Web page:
Quietly, after more than a year’s worth of planning, Swope Health Services launched a transformational program to improve access to mental health services.
SHS Behavioral Health is now a designated Certified Community Behavioral Health Clinic. SHS is one of 15 agencies in Missouri named to participate in a two-year demonstration project, directed by the federal government. There are a total of eight states participating.
The point of the demonstration project? To make it easier for the community to access a broad spectrum of behavioral health services.
“This is all about giving our patients easier access to new services,” said Mark Miller, SHS Vice President of Behavioral Health. “Our goal was to make it seamless, so patients wouldn’t have any disruption in care. Instead, they now see more things they didn’t know they could get from us.”
For example, some of the differences patients can see are:
The Behavioral Health Children’s Services Clinic at SHS Central, a new space that integrates children’s psychiatric services, therapies and programs, with added security in separation from adult programs. The new space features a bright lobby and reception area, a community conference room, children’s play area plus access to all the children’s services. This new space opened Jan. 16, 2018.
- A new service focused on Children’s Substance Abuse.
- The new Opioid Clinic, launched in Fall 2017.
- A new program focused on Hospital Discharge Coordination. In this program, SHS undertakes outreach to hospitals to coordinate transition of care for SHS patients.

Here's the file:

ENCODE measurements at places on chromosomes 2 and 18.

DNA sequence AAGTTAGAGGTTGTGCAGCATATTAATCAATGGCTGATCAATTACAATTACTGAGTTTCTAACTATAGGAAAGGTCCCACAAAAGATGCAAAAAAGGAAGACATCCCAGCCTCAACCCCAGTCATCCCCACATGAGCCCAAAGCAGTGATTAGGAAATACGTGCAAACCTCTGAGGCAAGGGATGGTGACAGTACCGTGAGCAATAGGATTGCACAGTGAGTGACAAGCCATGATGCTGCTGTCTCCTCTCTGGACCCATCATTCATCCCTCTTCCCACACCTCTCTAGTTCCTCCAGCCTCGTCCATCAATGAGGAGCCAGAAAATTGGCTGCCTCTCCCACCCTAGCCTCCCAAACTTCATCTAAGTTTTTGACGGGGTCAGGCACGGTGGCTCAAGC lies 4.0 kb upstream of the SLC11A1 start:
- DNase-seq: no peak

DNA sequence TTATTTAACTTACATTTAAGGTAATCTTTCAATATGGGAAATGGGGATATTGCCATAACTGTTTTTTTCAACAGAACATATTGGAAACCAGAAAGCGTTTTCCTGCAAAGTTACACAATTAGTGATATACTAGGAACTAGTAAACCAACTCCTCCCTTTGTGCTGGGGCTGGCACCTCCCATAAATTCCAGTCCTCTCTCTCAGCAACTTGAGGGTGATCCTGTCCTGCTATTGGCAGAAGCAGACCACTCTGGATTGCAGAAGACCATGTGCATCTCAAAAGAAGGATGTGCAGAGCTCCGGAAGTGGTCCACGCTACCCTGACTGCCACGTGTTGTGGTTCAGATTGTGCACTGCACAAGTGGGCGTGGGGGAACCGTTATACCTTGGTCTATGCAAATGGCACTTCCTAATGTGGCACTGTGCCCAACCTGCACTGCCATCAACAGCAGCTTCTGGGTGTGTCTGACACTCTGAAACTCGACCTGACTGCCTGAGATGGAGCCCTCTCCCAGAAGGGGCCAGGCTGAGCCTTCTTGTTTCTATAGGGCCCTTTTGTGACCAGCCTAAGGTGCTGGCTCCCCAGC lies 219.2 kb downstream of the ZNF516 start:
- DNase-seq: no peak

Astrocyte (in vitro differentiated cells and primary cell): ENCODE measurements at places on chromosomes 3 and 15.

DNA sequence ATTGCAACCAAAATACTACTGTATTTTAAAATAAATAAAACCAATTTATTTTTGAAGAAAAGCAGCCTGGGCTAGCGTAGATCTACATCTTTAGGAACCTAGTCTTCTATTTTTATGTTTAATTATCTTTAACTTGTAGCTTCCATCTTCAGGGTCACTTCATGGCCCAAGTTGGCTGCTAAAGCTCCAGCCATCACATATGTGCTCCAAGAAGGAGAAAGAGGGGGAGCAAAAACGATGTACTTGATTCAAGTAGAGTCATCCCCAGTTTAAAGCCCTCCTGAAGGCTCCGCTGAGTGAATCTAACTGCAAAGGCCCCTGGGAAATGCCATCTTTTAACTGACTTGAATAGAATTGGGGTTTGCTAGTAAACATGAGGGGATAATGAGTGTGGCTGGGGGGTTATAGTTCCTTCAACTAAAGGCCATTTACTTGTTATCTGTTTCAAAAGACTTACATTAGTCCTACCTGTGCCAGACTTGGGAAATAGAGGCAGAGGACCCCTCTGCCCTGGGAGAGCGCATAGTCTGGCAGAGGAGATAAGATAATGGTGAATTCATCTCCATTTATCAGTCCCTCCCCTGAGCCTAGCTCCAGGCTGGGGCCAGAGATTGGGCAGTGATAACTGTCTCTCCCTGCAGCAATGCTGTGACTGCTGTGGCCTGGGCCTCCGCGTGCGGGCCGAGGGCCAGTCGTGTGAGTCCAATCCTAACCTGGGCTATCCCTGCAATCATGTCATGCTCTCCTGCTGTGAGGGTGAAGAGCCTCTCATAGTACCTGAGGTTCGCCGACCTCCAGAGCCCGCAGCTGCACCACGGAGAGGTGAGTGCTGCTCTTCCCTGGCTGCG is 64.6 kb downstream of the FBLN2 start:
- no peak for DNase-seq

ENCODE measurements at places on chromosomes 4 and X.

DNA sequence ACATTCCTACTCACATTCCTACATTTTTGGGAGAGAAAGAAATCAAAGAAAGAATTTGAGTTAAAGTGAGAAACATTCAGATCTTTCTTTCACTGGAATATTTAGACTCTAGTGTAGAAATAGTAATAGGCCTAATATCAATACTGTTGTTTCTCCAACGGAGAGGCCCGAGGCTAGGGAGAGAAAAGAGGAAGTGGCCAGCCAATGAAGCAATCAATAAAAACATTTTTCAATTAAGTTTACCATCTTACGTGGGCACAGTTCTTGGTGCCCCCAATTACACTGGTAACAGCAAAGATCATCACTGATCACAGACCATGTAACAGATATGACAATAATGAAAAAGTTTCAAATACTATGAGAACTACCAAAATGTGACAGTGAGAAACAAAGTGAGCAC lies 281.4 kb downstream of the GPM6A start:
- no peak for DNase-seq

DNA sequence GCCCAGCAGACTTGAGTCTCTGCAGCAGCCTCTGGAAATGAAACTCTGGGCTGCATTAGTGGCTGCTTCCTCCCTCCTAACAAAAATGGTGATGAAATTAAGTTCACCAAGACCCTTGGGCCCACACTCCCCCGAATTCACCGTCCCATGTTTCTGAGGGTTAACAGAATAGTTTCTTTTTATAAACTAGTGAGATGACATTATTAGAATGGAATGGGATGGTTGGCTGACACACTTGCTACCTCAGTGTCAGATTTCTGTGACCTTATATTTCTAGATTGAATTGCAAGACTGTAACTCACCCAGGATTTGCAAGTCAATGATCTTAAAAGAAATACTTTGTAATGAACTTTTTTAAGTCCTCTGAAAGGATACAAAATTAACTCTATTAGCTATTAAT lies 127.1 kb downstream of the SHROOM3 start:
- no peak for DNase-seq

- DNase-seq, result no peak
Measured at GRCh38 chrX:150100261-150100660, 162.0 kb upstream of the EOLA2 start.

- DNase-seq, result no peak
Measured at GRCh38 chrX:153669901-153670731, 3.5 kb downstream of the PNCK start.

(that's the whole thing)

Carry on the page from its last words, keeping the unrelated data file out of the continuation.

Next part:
- Enhanced staffing, with the addition of three new Children’s Therapists, five new Care Coordinators and other positions behind the scenes.
Some of the biggest changes actually are occurring behind the scenes, Miller noted.
For example, one part of the new CCBHC program revises the entire financial model, moving from charging a fee for every service to a single rate that covers all the services a patient chooses.
There is an emphasis on value, making sure clients are receiving as much support as they need.
“This model gives us a little more freedom to support our clients,” Miller said. “We’ve enhanced both the quality of care and the access to care.”
SHS has been operating under this new model for about six months, and is reviewing data from the program to assess performance.
The Behavioral Health team is using the data to guide changes and where needed, make additions to the programs.
“With the new qualitative data, we’ve had some ‘a-ha’ moments,” Miller said. For example, based on data, the team has reorganized some functions and realigned some services for maximum impact.
“We are becoming more savvy in decision-making and understanding the impact of our decisions through the data,” he said. “The data helps us respond to community needs and guides how we solve problems.”
Since this is a pilot program, SHS is in a position of leadership to influence the ultimate design of the program. It’s expected that this program will be rolled out across the state.
This experience gives SHS the opportunity to influence related and complementary programs, such as those run by Jackson County or Kansas City, while also expanding access to quality Behavioral Health programs.
“We’re ahead of the curve,” Miller said. “We’ve enhanced the access to our care and we’ve enhanced the quality of our care.”